The etiology of chronic fatigue syndrome is unknown, but genetic influences may be important in its expression. Our objective was to assess the role of genetic and environmental factors in unexplained chronic fatigue.
A classic twin study was conducted using 146 female-female twin pairs, of whom at least one member reported ≥6 months of fatigue. After completing questionnaires on symptoms, zygosity, physical health, and a psychiatric interview, twins were classified using three increasingly stringent definitions: 1) chronic fatigue for ≥6 months, 2) chronic fatigue not explained by exclusionary medical conditions, and 3) idiopathic chronic fatigue not explained by medical or psychiatric exclusionary criteria of the chronic fatigue syndrome case definition. Concordance rates in monozygotic and dizygotic twins were calculated for each fatigue definition along with estimates of the relative magnitude of genetic and environmental influences on chronic fatigue.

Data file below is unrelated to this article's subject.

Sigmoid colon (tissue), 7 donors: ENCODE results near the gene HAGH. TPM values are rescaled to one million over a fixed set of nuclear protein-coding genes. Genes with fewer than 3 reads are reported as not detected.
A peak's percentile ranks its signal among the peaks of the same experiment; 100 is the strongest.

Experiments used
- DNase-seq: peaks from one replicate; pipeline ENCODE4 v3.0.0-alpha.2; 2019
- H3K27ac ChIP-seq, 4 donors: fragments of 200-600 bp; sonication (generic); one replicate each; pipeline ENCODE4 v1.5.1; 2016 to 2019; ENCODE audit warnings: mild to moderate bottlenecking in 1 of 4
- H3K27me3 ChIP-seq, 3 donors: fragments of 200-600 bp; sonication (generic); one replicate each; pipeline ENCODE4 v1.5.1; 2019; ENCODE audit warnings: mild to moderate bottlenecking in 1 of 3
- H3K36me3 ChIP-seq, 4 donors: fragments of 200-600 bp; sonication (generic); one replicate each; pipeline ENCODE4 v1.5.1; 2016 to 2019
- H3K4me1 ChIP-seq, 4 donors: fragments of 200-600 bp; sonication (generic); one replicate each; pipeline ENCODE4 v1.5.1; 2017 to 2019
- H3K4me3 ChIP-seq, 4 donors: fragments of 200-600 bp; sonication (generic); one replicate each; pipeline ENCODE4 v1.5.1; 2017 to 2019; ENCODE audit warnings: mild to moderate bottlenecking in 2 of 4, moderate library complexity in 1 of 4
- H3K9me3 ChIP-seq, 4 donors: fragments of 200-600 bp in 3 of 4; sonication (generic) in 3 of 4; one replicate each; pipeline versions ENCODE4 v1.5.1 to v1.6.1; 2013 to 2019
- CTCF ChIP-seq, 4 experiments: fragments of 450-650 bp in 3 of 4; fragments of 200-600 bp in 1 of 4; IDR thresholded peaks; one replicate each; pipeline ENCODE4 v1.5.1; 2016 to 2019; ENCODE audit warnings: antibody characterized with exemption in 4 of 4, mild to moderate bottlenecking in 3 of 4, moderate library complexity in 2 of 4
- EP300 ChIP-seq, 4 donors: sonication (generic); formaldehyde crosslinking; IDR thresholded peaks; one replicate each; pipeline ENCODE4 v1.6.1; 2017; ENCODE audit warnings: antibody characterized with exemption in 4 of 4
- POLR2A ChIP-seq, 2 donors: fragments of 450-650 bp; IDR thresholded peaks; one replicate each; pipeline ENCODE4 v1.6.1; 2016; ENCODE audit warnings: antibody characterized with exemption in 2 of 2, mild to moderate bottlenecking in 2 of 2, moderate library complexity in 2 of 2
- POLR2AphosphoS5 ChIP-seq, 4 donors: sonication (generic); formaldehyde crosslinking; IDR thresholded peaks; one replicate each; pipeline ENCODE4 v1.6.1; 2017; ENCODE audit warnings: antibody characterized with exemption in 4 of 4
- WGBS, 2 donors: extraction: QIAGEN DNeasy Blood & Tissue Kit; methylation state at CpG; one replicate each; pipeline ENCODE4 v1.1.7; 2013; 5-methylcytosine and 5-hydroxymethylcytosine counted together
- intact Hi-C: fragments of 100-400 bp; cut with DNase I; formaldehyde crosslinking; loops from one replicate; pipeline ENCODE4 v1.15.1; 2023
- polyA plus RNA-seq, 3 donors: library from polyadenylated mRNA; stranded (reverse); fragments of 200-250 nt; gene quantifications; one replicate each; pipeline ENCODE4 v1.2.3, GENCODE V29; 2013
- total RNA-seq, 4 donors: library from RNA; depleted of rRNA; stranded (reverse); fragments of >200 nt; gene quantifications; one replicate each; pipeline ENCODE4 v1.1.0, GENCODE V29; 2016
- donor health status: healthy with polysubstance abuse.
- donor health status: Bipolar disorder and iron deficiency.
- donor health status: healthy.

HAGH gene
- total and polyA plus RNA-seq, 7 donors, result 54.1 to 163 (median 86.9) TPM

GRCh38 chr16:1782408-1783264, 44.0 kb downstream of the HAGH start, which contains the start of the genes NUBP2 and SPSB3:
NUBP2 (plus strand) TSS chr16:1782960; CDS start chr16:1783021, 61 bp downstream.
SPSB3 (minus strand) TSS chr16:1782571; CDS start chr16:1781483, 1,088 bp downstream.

The concordance rate was higher in monozygotic than dizygotic twins for each definition of chronic fatigue. For idiopathic chronic fatigue, the concordance rates were 55% in monozygotic and 19% in dizygotic twins (p = .042). The estimated heritability in liability was 19% (95% confidence interval = 0–56) for chronic fatigue ≥6 months, 30% (95% confidence interval = 0–81) for chronic fatigue not explained by medical conditions, and 51% (95% confidence interval = 7–96) for idiopathic chronic fatigue.
These results provide evidence supporting the familial aggregation of fatigue and suggest that genes may play a role in the etiology of chronic fatigue syndrome.